Still, it’s still a shame that someone reading on the lawn in front of the library has to be removed. We’re letting our fear of the homeless push us to deny others common civilities that we ordinarily would allow or tolerate. Like getting kicked off the grass, or having no benches in front of the library. Why aren’t there benches in front of the OB Library?
I’m gonna complain to my councilman. Oh, wait. He just got elected mayor. Whose gonna replace him?
Back on track, Gormlie has raised several issues here.
One, the issue of “loitering”. He was accused of loitering by the private security guard.
There is a small sign on the exterior wall of the library on its Santa Monica Avenue side. It cites San Diego Municipal Code section 52.30.2. This refers to Chapter 5, Article 2, Division 30 of the Muni Code. This is the Public Safety and morals and welfare area of the code.
Article 2: Police — Police Regulations — Offenses Against Government
Division 30: Loitering For Drug Activities
§52.3001 Acts Prohibited
It is unlawful for any person to loiter in, on or near any thoroughfare or place open to the public or near any public or private place in a manner and under circumstances manifesting the purpose of engaging in drug–related activity defined as offenses in Chapters 6 and 6.5 of Division 10 of the California Health and Safety Code.
§52.3002 Circumstances Manifesting Drug–related Activity
This section deals with all kinds of activities that are associated with drug dealing and begins:
Among circumstances that may be considered in determining whether such purpose is manifested are that the person:
And then it gets into qualifications, such as “(a) is a known unlawful drug user, possessor, or seller. …” Then it defines what a known seller is, such as” (3) a person who displays physical characteristics of drug intoxication or usage, such as “needle tracks”;…” and so forth.It does continue:
As used in this Division, the following definitions apply:
(a) “in a manner and under circumstances manifesting” means that, while loitering a person must perform objectively, ascertainable, overt conduct that is commonly associated with illegal drug–related activity.
(b) “purpose of engaging in drug–related activity” means the specific intent to engage in drug–related activity.
It does not define “loitering” however.
We have to turn to other sources then. What exactly is “loitering”? You see “no loitering” sides in all kinds of places. According to Webster’s:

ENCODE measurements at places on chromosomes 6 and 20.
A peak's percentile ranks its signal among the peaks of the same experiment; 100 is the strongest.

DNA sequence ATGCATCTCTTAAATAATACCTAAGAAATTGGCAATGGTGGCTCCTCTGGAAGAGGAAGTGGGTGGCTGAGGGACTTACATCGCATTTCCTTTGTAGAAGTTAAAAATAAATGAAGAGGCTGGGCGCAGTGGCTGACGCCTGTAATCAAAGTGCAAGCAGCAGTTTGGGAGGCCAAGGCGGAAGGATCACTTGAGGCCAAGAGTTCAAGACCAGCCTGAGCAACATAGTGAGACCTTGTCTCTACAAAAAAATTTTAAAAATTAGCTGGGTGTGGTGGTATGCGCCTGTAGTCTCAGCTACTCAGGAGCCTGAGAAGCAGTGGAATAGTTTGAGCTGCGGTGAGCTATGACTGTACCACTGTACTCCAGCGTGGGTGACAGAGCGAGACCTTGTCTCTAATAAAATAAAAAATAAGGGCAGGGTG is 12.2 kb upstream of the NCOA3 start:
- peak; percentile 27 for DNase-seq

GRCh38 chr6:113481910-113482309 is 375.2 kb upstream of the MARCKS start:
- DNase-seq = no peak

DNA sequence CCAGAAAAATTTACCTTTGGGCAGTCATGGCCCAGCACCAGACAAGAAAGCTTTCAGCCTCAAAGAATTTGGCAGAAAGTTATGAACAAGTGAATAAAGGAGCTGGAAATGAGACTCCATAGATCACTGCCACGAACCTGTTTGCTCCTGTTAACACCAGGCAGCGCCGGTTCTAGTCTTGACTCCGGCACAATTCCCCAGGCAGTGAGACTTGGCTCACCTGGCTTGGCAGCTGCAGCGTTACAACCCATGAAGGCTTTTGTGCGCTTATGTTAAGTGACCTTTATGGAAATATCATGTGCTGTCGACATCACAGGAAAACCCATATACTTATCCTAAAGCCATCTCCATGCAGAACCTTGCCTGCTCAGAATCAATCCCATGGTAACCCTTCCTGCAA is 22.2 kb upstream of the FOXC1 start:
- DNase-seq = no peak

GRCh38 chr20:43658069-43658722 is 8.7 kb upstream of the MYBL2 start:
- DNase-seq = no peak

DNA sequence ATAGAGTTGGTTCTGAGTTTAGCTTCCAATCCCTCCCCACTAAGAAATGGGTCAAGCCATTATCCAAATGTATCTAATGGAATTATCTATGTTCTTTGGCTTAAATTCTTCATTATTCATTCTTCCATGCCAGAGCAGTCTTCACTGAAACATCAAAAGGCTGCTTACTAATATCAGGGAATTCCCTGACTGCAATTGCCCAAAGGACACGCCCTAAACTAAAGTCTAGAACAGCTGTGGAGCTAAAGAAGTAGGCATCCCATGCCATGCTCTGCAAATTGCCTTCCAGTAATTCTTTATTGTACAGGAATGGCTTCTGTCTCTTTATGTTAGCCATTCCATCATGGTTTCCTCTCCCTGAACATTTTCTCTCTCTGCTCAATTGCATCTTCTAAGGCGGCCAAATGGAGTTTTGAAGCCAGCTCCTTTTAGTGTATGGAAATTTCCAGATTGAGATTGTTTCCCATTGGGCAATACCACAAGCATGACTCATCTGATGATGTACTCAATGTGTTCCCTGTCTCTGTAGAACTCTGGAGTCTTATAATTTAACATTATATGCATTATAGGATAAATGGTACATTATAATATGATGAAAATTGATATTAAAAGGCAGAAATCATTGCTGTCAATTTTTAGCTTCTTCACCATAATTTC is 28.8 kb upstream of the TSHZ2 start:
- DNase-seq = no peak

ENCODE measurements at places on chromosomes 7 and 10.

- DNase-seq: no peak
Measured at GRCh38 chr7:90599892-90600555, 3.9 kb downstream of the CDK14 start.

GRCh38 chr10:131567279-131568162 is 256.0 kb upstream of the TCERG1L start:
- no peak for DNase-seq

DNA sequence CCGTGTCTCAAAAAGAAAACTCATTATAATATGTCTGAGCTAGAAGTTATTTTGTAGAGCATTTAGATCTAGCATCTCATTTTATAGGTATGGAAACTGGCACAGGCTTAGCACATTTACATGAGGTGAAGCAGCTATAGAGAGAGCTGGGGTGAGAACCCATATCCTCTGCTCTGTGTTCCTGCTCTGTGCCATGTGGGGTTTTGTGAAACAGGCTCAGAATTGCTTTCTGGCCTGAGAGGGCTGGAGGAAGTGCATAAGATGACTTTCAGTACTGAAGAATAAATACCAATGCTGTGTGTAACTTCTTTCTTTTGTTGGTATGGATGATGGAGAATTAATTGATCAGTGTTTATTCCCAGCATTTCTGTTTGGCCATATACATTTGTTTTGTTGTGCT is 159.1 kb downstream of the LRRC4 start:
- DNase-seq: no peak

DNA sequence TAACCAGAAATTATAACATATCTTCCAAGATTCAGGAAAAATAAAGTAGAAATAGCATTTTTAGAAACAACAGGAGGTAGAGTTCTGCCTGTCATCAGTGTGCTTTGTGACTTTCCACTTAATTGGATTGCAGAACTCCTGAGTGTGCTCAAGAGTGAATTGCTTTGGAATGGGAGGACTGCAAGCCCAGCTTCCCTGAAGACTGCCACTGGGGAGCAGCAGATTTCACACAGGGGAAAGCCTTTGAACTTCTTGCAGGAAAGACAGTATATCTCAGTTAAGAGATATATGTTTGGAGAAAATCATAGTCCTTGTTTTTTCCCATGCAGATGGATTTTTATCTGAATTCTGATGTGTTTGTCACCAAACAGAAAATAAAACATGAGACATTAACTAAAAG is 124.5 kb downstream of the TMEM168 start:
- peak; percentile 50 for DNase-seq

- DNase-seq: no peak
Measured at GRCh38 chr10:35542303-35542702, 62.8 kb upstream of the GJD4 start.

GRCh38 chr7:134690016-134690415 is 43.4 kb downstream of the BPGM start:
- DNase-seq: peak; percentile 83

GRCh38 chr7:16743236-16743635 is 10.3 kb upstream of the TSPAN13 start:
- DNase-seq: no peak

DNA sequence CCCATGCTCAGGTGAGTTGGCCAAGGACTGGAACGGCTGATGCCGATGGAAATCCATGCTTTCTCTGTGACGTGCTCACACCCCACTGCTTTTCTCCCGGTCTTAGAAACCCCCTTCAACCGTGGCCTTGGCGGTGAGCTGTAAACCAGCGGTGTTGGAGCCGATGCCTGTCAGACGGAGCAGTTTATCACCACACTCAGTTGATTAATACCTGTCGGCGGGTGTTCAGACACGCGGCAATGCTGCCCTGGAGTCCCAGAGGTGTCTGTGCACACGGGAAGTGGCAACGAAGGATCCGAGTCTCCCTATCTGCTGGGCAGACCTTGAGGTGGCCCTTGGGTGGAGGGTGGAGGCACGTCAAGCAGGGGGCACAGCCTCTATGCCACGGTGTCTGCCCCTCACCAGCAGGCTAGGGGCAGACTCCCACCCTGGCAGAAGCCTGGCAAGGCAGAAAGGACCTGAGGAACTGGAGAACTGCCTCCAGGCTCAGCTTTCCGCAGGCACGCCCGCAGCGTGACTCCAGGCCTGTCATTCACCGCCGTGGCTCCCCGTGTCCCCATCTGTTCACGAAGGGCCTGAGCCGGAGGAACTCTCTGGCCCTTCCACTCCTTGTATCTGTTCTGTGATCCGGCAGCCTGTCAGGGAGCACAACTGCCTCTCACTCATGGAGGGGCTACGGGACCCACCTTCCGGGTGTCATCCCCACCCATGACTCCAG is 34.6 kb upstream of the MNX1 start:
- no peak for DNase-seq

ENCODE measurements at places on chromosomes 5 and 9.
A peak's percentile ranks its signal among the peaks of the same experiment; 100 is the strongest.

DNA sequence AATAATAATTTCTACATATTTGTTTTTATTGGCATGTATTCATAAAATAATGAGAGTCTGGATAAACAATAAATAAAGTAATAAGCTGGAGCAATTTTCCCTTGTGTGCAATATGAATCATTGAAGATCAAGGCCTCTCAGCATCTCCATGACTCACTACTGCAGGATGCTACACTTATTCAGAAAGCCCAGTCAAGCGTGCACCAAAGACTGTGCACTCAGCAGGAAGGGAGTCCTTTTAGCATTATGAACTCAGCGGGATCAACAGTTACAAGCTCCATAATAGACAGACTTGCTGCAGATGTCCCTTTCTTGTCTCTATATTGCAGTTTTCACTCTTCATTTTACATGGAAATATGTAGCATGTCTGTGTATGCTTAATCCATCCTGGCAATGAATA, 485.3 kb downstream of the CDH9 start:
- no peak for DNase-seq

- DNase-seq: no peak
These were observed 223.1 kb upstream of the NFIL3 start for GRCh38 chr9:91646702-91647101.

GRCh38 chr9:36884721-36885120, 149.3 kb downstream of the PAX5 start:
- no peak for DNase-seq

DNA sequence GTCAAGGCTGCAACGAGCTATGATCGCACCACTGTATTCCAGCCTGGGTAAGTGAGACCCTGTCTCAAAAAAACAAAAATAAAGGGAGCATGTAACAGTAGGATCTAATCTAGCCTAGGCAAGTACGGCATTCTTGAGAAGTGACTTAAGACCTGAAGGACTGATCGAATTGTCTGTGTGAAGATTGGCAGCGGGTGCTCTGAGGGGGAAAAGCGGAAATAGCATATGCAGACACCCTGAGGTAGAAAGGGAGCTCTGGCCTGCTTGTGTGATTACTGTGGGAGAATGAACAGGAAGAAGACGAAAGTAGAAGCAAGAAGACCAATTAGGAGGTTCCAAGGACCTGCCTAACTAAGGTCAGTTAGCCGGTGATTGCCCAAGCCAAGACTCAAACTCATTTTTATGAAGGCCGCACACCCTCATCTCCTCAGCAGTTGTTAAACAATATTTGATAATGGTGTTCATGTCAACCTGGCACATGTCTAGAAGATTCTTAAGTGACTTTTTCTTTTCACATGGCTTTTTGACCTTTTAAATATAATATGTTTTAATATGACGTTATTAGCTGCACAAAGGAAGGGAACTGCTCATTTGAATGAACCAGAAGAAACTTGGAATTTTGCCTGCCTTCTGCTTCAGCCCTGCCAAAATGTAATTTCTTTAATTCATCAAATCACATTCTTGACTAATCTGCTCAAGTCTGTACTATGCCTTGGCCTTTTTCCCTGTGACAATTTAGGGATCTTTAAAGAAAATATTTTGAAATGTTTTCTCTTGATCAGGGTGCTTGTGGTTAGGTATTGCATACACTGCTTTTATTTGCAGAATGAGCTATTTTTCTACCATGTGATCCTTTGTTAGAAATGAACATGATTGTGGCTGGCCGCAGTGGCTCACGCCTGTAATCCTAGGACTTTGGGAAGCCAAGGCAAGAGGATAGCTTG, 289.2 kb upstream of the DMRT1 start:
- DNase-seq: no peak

Loiter – 1. To delay an activity with aimless idle stops and pauses; 2. to remain in an area for no obvious reason; hang around; to lag behind.
Yet we are talking about the law here. Black’s Law Dictionary – the lawyer’s bible – says:
Loiter – To be dilatory; to be slow in movement; to stand around or move slowly about; to stand idly around; to lag behind; to linger or spend time idly. Traditionally includes acts constituting vagrancy and as such, many ordinances have been struck as unconstitutionally vague.
Term as used in statute prohibiting loitering or prowling upon the private property of another, means to be slow in moving, to delay, to linger, to saunter, to lag behind. [Our underlining for emphasis.]
Now Gormlie denies doing any of the drug-related activities, other than sipping coffee (caffeine is a highly potent drug). Plus he says he was reading. We can’t see where he can be justifiably accused of actual loitering. Perhaps he was mistaken for a homeless guy – he had a backpack and other carrying satchel, he has long hair. But then – so what?
Not to mention the unconstitutionality of many “no loitering” ordinances. (See this interesting 1988 legal Memo by then San Diego City Attorney John W. Witt on the issue.)
Another issue raised is the lack of benches in front of the OB Library. Yes, why isn’t there at least one bench. The reason Gormlie sat on the grass to read is because there aren’t any benches.
Gormlie doesn’t care that he was mistaken for a homeless person. But, far from being homeless, he insists that he had just spent close to $200 in OB businesses – $150 for a car repair, then lunch, pastries and coffees.
But he also raises the issue of society’s fear of the homeless. We fear the homeless so much that we don’t have benches or other street furniture out of fear that they will abuse them. That’s why those benches have ridges or even separate seats – or no seats at all. We are denying to ourselves the common civilities that we ought to be sharing with our fellow citizens, homeless or not.